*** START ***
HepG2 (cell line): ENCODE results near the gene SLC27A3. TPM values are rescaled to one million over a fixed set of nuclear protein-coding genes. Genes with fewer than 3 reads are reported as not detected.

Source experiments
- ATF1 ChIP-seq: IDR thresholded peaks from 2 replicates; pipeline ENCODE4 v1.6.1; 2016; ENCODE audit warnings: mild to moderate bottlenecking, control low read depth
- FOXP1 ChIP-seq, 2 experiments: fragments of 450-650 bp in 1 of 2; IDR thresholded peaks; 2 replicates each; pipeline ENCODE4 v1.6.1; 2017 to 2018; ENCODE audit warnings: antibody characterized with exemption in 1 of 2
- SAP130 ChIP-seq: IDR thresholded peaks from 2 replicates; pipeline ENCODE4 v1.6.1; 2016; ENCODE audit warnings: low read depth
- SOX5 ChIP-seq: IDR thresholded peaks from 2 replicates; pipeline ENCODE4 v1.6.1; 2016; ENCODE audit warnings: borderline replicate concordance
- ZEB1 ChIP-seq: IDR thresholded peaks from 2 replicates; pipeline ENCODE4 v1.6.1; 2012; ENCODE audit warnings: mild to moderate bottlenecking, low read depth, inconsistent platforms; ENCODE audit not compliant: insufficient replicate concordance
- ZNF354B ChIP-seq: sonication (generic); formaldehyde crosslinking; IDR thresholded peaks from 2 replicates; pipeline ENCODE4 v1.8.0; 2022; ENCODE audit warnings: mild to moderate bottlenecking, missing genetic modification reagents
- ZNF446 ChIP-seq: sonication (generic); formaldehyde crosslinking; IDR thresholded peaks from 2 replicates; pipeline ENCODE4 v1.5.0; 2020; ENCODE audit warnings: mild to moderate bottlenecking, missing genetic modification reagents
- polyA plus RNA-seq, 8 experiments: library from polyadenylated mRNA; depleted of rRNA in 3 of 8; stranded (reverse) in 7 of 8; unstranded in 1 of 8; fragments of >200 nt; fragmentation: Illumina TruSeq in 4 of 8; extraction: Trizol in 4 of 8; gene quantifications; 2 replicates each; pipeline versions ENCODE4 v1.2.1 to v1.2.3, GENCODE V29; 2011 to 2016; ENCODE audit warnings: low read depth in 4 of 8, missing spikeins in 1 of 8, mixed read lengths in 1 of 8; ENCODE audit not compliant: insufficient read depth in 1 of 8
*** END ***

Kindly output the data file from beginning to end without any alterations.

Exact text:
HepG2 (cell line): ENCODE results near the gene SLC27A3. TPM values are rescaled to one million over a fixed set of nuclear protein-coding genes. Genes with fewer than 3 reads are reported as not detected.

Source experiments
- ATF1 ChIP-seq: IDR thresholded peaks from 2 replicates; pipeline ENCODE4 v1.6.1; 2016; ENCODE audit warnings: mild to moderate bottlenecking, control low read depth
- FOXP1 ChIP-seq, 2 experiments: fragments of 450-650 bp in 1 of 2; IDR thresholded peaks; 2 replicates each; pipeline ENCODE4 v1.6.1; 2017 to 2018; ENCODE audit warnings: antibody characterized with exemption in 1 of 2
- SAP130 ChIP-seq: IDR thresholded peaks from 2 replicates; pipeline ENCODE4 v1.6.1; 2016; ENCODE audit warnings: low read depth
- SOX5 ChIP-seq: IDR thresholded peaks from 2 replicates; pipeline ENCODE4 v1.6.1; 2016; ENCODE audit warnings: borderline replicate concordance
- ZEB1 ChIP-seq: IDR thresholded peaks from 2 replicates; pipeline ENCODE4 v1.6.1; 2012; ENCODE audit warnings: mild to moderate bottlenecking, low read depth, inconsistent platforms; ENCODE audit not compliant: insufficient replicate concordance
- ZNF354B ChIP-seq: sonication (generic); formaldehyde crosslinking; IDR thresholded peaks from 2 replicates; pipeline ENCODE4 v1.8.0; 2022; ENCODE audit warnings: mild to moderate bottlenecking, missing genetic modification reagents
- ZNF446 ChIP-seq: sonication (generic); formaldehyde crosslinking; IDR thresholded peaks from 2 replicates; pipeline ENCODE4 v1.5.0; 2020; ENCODE audit warnings: mild to moderate bottlenecking, missing genetic modification reagents
- polyA plus RNA-seq, 8 experiments: library from polyadenylated mRNA; depleted of rRNA in 3 of 8; stranded (reverse) in 7 of 8; unstranded in 1 of 8; fragments of >200 nt; fragmentation: Illumina TruSeq in 4 of 8; extraction: Trizol in 4 of 8; gene quantifications; 2 replicates each; pipeline versions ENCODE4 v1.2.1 to v1.2.3, GENCODE V29; 2011 to 2016; ENCODE audit warnings: low read depth in 4 of 8, missing spikeins in 1 of 8, mixed read lengths in 1 of 8; ENCODE audit not compliant: insufficient read depth in 1 of 8